C and I both work in healthcare, at the two major competing hospitals in our city. Both hospitals have required employees to receive the yearly flu vaccine for several seasons now. If you refuse the shot for certain allowable reasons (religious, allergies, etc.), you are required to wear a mask to work during the entire flu season. I remember the rule causing some controversy at first, but now it is just automatic.
I agree with the mandate. We elect to work with sick people that are a) more likely to transmit germs to us and b) have compromised immune systems and are at greater risks of complications if we transmit germs to them.
Our daughter is now just four weeks old and is in the category of greatest risk for complications from the flu, being under 6 months. Also being under six months, she is unable to get the vaccine. Her immune system is just too tiny and fragile now. Therefore, the CDC recommendation is that those around her be vaccinated and that we avoid anyone who is sick. The flu is contagious at least one day prior to the onset of symptoms and then at least five days after symptoms appear.
Being overly cautious, first-time parents, C and I have requested that anyone who holds our daughter have received the vaccine and not be ill.
My family was extremely agreeable to this. My sister's husband who has never had the vaccine in his life and lives two hours away got the shot. My two uncles, one without insurance and poor finances, got the shot. My single, male cousin got the shot within two days of his dad mentioning it and without any specific plans to see her. Everyone at our Thanksgiving dinner was vaccinated and took turns passing around the baby from relative to relative.
C's family has been another story. Of his three sisters, only one got her family vaccinated. They normally get the flu shot, as both parents also work in healthcare, but made sure that it was received a little earlier this year. His one sister reported concerns about how it is is made and opposing most vaccines based on this principle and his other sister didn't give a reason. His mother "never gets it" due to concerns of potential allergens and his father "was going to get it" but ended up having a UTI that day.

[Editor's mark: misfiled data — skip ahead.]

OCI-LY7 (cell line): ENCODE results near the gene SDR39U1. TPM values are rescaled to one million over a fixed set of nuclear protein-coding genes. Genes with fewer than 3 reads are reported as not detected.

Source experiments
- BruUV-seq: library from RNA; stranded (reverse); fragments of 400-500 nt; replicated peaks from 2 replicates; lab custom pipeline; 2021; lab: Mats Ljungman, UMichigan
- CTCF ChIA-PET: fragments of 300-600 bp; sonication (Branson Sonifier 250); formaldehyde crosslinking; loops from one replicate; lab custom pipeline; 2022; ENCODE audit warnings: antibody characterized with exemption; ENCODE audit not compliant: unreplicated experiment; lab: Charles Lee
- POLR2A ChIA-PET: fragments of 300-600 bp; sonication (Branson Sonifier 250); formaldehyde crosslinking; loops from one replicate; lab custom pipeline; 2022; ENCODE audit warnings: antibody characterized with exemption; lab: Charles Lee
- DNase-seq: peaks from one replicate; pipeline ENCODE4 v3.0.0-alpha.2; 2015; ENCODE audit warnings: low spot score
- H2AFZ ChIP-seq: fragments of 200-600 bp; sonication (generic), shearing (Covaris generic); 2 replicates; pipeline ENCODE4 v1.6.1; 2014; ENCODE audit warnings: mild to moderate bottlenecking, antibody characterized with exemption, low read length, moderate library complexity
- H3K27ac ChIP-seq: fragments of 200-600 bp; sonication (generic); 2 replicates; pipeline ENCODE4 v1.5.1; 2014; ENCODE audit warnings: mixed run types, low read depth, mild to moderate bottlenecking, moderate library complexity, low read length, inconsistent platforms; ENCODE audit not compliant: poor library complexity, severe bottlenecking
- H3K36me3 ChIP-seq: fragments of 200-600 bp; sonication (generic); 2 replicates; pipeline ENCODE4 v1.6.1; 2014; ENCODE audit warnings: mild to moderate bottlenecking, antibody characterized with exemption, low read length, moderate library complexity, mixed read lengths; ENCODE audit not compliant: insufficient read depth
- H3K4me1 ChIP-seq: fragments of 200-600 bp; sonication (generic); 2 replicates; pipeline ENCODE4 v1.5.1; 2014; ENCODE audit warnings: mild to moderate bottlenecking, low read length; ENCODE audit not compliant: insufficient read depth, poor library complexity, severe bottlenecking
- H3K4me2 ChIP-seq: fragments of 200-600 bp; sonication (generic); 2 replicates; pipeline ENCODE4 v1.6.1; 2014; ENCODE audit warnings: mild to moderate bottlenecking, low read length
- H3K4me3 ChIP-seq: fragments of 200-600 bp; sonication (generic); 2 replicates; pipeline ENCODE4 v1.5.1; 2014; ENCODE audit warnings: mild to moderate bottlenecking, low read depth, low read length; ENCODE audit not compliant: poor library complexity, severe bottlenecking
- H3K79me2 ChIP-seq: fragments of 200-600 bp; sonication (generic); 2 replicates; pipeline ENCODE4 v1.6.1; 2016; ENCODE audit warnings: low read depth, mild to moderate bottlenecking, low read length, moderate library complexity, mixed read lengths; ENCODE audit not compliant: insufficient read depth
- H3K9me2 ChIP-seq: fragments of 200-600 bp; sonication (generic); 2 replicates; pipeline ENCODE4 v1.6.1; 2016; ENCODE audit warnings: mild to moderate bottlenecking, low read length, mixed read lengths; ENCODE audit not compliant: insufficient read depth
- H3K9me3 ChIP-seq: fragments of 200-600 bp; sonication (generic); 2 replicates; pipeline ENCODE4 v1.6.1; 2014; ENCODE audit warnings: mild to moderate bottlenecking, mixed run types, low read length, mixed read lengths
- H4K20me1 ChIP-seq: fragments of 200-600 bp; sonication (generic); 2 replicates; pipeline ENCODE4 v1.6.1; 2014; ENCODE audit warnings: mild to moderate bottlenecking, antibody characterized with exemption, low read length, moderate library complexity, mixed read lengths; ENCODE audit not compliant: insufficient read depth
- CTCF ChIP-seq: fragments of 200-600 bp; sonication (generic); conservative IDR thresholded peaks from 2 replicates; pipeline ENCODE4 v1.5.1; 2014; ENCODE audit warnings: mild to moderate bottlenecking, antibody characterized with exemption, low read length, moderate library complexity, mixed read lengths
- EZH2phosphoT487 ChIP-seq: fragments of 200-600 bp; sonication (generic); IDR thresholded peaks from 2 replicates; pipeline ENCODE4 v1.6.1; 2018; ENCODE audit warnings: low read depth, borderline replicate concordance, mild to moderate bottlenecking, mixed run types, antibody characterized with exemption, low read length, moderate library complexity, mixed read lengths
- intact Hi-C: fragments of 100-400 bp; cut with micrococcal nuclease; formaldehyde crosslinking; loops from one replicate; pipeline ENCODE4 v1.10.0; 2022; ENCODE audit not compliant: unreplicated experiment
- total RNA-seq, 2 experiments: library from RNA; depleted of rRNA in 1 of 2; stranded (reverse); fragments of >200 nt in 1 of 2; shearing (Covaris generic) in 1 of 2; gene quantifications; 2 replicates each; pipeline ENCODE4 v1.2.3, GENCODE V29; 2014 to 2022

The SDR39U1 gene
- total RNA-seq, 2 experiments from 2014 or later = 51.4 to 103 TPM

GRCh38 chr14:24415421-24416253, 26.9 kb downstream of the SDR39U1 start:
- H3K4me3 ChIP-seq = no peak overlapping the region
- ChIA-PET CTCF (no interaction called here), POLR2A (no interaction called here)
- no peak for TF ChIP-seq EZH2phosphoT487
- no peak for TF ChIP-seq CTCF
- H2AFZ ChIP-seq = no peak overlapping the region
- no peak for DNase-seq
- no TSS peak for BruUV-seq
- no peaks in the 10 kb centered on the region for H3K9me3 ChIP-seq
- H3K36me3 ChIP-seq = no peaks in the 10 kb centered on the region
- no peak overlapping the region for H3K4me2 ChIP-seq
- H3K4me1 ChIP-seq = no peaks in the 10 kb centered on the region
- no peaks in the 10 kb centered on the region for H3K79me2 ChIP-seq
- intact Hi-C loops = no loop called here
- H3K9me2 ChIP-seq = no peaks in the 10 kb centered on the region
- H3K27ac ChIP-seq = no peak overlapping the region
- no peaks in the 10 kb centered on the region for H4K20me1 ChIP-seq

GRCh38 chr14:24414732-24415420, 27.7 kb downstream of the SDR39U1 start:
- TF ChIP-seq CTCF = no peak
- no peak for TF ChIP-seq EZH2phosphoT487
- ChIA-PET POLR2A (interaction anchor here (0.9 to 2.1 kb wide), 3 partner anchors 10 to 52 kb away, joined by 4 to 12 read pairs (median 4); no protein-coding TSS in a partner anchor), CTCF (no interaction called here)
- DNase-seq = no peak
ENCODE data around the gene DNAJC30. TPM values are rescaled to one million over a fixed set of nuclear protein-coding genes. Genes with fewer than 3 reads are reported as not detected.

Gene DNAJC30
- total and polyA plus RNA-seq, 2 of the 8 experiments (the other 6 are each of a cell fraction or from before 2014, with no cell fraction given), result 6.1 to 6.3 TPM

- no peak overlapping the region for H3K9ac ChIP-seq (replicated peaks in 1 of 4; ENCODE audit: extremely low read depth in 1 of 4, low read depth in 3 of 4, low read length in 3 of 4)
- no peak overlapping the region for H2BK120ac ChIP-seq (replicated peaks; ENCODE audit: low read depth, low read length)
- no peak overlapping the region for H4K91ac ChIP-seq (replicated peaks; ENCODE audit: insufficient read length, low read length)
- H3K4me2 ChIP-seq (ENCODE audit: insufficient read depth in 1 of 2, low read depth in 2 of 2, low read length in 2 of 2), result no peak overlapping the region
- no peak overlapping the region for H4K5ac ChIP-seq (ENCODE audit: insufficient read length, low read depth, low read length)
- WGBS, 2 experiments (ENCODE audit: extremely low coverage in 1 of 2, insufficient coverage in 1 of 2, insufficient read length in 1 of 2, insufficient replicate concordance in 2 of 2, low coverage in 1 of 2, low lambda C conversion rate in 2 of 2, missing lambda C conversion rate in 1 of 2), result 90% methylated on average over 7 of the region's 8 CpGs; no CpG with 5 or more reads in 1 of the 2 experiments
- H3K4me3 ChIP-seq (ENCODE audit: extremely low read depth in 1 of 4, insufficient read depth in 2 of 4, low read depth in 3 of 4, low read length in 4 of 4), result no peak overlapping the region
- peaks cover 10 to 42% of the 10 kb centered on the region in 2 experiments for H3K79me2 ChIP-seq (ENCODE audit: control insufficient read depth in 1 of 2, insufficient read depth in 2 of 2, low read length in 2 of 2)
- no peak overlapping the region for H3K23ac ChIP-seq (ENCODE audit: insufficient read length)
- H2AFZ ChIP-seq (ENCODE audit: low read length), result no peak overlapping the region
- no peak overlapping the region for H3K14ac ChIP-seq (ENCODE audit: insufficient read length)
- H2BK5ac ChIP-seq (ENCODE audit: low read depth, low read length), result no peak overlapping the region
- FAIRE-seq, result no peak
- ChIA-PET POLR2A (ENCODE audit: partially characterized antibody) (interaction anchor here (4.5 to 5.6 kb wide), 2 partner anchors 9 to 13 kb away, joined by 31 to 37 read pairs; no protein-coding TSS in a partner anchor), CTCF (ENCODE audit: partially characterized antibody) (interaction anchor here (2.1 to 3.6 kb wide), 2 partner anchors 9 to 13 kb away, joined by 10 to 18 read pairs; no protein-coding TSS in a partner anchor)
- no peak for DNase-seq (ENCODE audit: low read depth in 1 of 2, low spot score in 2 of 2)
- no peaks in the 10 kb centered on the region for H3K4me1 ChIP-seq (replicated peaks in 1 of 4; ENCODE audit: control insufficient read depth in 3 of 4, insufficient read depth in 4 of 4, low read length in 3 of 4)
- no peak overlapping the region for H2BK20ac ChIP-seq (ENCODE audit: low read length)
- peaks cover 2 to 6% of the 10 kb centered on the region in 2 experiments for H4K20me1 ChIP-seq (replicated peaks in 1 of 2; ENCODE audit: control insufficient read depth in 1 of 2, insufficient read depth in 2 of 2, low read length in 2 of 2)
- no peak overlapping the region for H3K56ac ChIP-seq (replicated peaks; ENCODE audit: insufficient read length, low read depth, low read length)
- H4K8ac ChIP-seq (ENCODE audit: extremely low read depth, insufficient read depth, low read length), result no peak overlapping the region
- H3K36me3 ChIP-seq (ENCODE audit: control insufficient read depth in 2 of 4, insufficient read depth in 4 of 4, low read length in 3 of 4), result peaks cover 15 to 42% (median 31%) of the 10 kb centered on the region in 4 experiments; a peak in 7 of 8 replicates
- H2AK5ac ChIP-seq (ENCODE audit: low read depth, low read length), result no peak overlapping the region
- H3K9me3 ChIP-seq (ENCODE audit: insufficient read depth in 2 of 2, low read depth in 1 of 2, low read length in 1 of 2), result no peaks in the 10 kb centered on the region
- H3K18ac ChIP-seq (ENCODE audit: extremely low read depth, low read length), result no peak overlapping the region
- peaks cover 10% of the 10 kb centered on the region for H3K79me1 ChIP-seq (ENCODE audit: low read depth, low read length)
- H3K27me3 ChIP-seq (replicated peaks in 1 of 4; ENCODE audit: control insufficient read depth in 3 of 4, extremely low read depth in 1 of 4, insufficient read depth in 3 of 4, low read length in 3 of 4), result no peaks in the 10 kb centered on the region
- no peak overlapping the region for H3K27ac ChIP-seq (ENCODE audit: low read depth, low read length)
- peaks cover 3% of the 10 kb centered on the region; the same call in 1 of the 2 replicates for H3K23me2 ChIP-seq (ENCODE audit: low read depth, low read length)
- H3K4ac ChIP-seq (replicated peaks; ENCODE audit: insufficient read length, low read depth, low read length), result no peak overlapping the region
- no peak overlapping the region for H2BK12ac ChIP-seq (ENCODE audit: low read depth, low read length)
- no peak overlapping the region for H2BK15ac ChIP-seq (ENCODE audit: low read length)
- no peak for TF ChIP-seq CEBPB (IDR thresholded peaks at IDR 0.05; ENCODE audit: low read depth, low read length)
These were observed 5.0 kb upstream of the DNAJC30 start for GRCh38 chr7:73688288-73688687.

At their family Thanksgiving dinner, C brought hospital masks for people to wear if they wanted to hold Beuhla despite not being vaccinated. Only his mother opted to don a mask for the sake of holding the baby. Everyone else declined, giving the strong message that it wasn't worth it. We spent the entire time with Beuhla in our own arms, with what felt like minimal interest from his siblings or their families. (His sister's family who had received the vaccine were unable to make the trip, but I'm sure they would have been more enthused to see her.)
Needless to say, C was hurt by his family's lack of enthusiasm and for them not taking his request seriously. I think it was especially hurtful in comparison to my family. I let him take the lead of deciding how to handle the situation (i.e. sticking to our original plan or giving in) and I think he was comfortable with the decision. After all, it's not like we were asking for something that wasn't also to their own benefit and we also provided a second, non-invasive, option of the masks. Personally, I have not had a strong emotional reaction, instead observing the unfolding course of events with a sense of intellectual curiosity.
I am curious about why our two families responded so differently to this request: if it is the difference between Beuhla being the first grandchild in my family compared with the 10th in C's family, or if his family doesn't take him seriously because he is the youngest child, or if my family is more open to vaccinations in general due to our strong presence in healthcare fields, or some other reason.
It is also been interesting to me to observe this as one of the first controversial parenting decisions we have made - How our parenting can influence family dynamics so significantly. How others' can have such strong opinions and emotions when it comes the decisions we are making for our daughter. How much easier it would have been to allow family pressure to influence us away from our beliefs and ideals. Parenting is proving to be a fascinating social psychology experiment.